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(2015) ** 1/2 Pg-13
101 min. Lionsgate Films. Director: Ari Sandel. Cast: Robbie Amell, Mae Whitman, Bella Thorne.

/content/films/4772/1.jpg"What do people think of me?" is the uber-question of high school movies, usually paired with the more important question of "What do I think of myself?" Pitched somewhere between Mean Girls and She's All That, The DUFF returns to these questions in a manner that's contrived, predictable, but also pretty entertaining.

That's largely due to the charismatic performances of two actors best known for their TV work: Mae Whitman (Parenthood), on whose capable shoulders the film rests, and Robbie Amell (The Tomorrow People). (Yep, two 26-year-olds playing high-school seniors: another tradition of the genre.) Whitman plays Bianca, a contentedly dorky gal whose high-school survival tactics involve drafting her beautiful, fashionable, and popular friends Jessica and Casey (Skyler Samuels & Bianca Santos). When Bianca's jock friend Wesley (Robbie Amell) insensitively lets slip to her that she's a "DUFF" (Designated Ugly Fat Friend), Bianca begins a paranoid rethink of her life, resolving to leave her DUFF-ness behind to win over dreamy musician Toby (Nick Eversman).

Naturally, this plan involves enlisting Wesley to coach her, and naturally—well, anyone who's seen a romantic comedy can guess where this is going. Working from Kody Keplinger's novel, screenwriter Josh A. Cagan throws in a queen bee named Madison (genuine teen Bella Thorne) as a figure of greater influence than her fellow archetypes: school-paper moderator Mr. Arthur (a nicely restrained Ken Jeong) or Bianca's flighty mother (Alison Janney, always a pleasure). Cagan and director Ari Sandel work hard and fairly successfully at chasing the tone of Tina Fey's Mean Girls, keeping the pace breezy and the gags plentiful.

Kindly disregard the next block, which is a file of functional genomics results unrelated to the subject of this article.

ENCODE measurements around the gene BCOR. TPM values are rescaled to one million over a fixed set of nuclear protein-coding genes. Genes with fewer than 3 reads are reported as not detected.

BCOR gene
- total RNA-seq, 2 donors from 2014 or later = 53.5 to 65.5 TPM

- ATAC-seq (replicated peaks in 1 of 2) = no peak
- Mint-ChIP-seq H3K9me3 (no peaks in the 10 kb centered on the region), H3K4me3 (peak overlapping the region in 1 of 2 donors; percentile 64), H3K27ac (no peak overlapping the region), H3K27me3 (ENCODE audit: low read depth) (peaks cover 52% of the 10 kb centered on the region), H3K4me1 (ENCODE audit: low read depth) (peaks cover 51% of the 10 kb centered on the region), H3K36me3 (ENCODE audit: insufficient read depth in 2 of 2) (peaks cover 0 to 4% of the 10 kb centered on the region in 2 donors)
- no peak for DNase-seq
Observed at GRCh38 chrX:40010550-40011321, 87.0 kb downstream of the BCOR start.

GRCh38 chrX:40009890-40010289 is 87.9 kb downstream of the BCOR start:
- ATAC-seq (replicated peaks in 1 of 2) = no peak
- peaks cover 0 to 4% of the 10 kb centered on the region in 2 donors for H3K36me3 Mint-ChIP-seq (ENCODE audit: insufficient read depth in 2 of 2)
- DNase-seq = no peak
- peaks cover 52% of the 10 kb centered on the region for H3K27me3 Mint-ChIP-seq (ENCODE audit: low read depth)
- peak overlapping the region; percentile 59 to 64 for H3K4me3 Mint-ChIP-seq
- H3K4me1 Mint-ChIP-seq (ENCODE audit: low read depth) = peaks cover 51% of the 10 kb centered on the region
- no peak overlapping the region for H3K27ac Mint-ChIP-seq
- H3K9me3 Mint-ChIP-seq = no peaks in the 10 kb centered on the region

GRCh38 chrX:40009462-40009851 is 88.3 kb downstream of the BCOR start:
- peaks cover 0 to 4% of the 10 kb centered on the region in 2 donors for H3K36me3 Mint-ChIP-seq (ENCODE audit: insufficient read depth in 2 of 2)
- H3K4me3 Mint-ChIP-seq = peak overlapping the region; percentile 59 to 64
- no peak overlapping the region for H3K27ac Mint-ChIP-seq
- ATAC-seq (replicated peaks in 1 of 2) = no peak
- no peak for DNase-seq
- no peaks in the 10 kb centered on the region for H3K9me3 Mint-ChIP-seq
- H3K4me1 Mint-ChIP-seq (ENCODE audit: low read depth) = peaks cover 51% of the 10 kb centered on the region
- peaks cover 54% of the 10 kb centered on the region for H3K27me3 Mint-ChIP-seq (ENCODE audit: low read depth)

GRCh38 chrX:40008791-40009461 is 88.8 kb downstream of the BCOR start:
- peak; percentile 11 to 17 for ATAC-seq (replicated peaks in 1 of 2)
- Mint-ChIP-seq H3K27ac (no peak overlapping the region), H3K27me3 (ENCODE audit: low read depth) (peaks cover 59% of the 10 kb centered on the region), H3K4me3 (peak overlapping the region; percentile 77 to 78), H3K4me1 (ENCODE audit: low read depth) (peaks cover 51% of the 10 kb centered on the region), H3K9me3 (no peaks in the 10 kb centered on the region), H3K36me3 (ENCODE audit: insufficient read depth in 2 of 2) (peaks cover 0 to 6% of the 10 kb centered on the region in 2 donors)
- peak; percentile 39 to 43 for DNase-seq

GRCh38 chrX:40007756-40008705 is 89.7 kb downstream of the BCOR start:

Keplinger was seventeen when she published her novel, which struck a chord with readers. It's possible the film version of The DUFF will do the same with teen girls, if they can get past the casting of the healthy, but hardly plus-sized Whitman, as well as the changes made to sanitize the book's approach to sex. Whitman's performance captures the spirit of the unpopular girl while giving her a breakout role showcasing her comic abilities and leading-lady potential; it's hard to imagine audiences resisting her charms if they make it into theaters. Amell's charms are more of the white-smile, great-bod variety (and the film misses no opportunity to flaunt those assets), but he also makes his character a recognizable and likeable type.

Crucially, Keplinger's central message—that "we are all someone's DUFF," and we shouldn't give a rat's patoot about that—remains intact. The DUFF never risks its own broad-appeal popularity by being as bold or fresh as the likes of Heathers or Rushmore or Election, but for the dog days of February, it'll do just fine.

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